Author(s): Abel ED, Litwin SE, Sweeney G
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Abstract The dramatic increase in the prevalence of obesity and its strong association with cardiovascular disease have resulted in unprecedented interest in understanding the effects of obesity on the cardiovascular system. A consistent, but puzzling clinical observation is that obesity confers an increased susceptibility to the development of cardiac disease, while at the same time affording protection against subsequent mortality (termed the obesity paradox). In this review we focus on evidence available from human and animal model studies and summarize the ways in which obesity can influence structure and function of the heart. We also review current hypotheses regarding mechanisms linking obesity and various aspects of cardiac remodeling. There is currently great interest in the role of adipokines, factors secreted from adipose tissue, and their role in the numerous cardiovascular complications of obesity. Here we focus on the role of leptin and the emerging promise of adiponectin as a cardioprotective agent. The challenge of understanding the association between obesity and heart failure is complicated by the multifaceted interplay between various hemodynamic, metabolic, and other physiological factors that ultimately impact the myocardium. Furthermore, the end result of obesity-associated changes in the myocardial structure and function may vary at distinct stages in the progression of remodeling, may depend on the individual pathophysiology of heart failure, and may even remain undetected for decades before clinical manifestation. Here we summarize our current knowledge of this complex yet intriguing topic.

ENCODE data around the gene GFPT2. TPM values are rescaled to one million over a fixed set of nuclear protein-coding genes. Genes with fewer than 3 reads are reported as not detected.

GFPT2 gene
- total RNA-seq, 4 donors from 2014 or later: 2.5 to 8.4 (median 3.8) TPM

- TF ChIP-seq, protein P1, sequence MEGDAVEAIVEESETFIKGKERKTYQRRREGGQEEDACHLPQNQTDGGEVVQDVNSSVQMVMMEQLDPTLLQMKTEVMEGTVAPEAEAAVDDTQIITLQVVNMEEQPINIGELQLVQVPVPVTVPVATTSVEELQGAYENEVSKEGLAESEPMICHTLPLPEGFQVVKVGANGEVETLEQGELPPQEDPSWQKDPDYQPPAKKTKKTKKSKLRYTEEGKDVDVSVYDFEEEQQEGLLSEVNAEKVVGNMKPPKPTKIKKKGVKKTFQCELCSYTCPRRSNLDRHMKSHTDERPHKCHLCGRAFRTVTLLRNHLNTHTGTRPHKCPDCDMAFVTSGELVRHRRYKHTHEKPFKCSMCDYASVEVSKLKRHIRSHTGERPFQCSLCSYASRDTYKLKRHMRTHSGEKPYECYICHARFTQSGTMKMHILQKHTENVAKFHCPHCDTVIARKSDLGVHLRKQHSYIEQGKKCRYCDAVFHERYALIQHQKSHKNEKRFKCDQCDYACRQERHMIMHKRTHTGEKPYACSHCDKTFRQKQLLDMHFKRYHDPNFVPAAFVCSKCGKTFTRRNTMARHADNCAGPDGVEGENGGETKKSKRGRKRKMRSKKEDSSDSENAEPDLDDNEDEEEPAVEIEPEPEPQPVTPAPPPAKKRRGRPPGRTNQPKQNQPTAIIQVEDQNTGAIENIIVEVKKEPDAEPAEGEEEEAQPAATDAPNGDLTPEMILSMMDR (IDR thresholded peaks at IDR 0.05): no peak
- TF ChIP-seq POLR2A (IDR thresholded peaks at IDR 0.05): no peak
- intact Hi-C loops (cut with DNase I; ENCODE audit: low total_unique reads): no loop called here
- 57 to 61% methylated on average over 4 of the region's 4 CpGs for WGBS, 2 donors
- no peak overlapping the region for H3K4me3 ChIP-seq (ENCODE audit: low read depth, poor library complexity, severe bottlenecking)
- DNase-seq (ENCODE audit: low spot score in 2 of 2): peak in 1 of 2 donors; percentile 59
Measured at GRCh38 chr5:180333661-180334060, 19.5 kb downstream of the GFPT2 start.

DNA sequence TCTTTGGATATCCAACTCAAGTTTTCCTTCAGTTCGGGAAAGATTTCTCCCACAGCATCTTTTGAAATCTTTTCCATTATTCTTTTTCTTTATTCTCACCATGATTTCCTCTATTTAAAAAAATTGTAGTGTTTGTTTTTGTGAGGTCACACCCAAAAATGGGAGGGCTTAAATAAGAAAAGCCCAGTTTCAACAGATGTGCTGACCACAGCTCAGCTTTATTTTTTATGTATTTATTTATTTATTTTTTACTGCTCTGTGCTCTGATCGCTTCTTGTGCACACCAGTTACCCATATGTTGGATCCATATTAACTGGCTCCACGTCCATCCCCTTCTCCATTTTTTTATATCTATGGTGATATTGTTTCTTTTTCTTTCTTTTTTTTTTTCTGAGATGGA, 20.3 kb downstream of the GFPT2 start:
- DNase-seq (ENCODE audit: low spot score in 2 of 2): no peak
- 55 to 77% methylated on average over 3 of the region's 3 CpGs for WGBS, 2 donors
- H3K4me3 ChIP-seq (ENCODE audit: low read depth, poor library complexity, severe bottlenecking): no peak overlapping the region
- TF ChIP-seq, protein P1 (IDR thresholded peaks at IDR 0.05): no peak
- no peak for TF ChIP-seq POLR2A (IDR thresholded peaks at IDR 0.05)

This article was published in Physiol Rev
and referenced in Journal of Obesity & Weight Loss Therapy